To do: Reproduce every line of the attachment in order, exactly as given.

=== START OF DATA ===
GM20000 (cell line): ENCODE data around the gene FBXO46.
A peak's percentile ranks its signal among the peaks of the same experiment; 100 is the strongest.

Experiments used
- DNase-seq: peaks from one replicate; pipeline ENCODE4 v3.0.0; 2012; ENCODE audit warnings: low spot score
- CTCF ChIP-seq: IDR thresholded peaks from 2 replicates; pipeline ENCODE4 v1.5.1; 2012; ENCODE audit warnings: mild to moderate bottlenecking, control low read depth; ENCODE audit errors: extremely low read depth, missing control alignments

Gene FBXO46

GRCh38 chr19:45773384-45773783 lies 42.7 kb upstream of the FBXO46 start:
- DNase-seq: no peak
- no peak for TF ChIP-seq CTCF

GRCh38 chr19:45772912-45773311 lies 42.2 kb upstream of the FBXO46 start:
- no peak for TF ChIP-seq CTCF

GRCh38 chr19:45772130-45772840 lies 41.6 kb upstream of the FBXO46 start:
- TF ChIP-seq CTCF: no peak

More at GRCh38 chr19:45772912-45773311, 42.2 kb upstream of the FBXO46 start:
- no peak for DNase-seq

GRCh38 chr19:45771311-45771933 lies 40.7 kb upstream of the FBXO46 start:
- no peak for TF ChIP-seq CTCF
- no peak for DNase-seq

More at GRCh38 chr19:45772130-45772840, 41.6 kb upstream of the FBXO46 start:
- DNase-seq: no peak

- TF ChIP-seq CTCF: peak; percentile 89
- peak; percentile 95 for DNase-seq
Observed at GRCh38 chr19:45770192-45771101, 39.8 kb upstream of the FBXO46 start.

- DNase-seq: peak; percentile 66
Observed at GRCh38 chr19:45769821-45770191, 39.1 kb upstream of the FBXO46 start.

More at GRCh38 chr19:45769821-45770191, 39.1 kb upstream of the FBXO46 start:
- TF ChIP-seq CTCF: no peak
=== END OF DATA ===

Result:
GM20000 (cell line): ENCODE data around the gene FBXO46.
A peak's percentile ranks its signal among the peaks of the same experiment; 100 is the strongest.

Experiments used
- DNase-seq: peaks from one replicate; pipeline ENCODE4 v3.0.0; 2012; ENCODE audit warnings: low spot score
- CTCF ChIP-seq: IDR thresholded peaks from 2 replicates; pipeline ENCODE4 v1.5.1; 2012; ENCODE audit warnings: mild to moderate bottlenecking, control low read depth; ENCODE audit errors: extremely low read depth, missing control alignments

Gene FBXO46

GRCh38 chr19:45773384-45773783 lies 42.7 kb upstream of the FBXO46 start:
- DNase-seq: no peak
- no peak for TF ChIP-seq CTCF

GRCh38 chr19:45772912-45773311 lies 42.2 kb upstream of the FBXO46 start:
- no peak for TF ChIP-seq CTCF

GRCh38 chr19:45772130-45772840 lies 41.6 kb upstream of the FBXO46 start:
- TF ChIP-seq CTCF: no peak

More at GRCh38 chr19:45772912-45773311, 42.2 kb upstream of the FBXO46 start:
- no peak for DNase-seq

GRCh38 chr19:45771311-45771933 lies 40.7 kb upstream of the FBXO46 start:
- no peak for TF ChIP-seq CTCF
- no peak for DNase-seq

More at GRCh38 chr19:45772130-45772840, 41.6 kb upstream of the FBXO46 start:
- DNase-seq: no peak

- TF ChIP-seq CTCF: peak; percentile 89
- peak; percentile 95 for DNase-seq
Observed at GRCh38 chr19:45770192-45771101, 39.8 kb upstream of the FBXO46 start.

- DNase-seq: peak; percentile 66
Observed at GRCh38 chr19:45769821-45770191, 39.1 kb upstream of the FBXO46 start.

More at GRCh38 chr19:45769821-45770191, 39.1 kb upstream of the FBXO46 start:
- TF ChIP-seq CTCF: no peak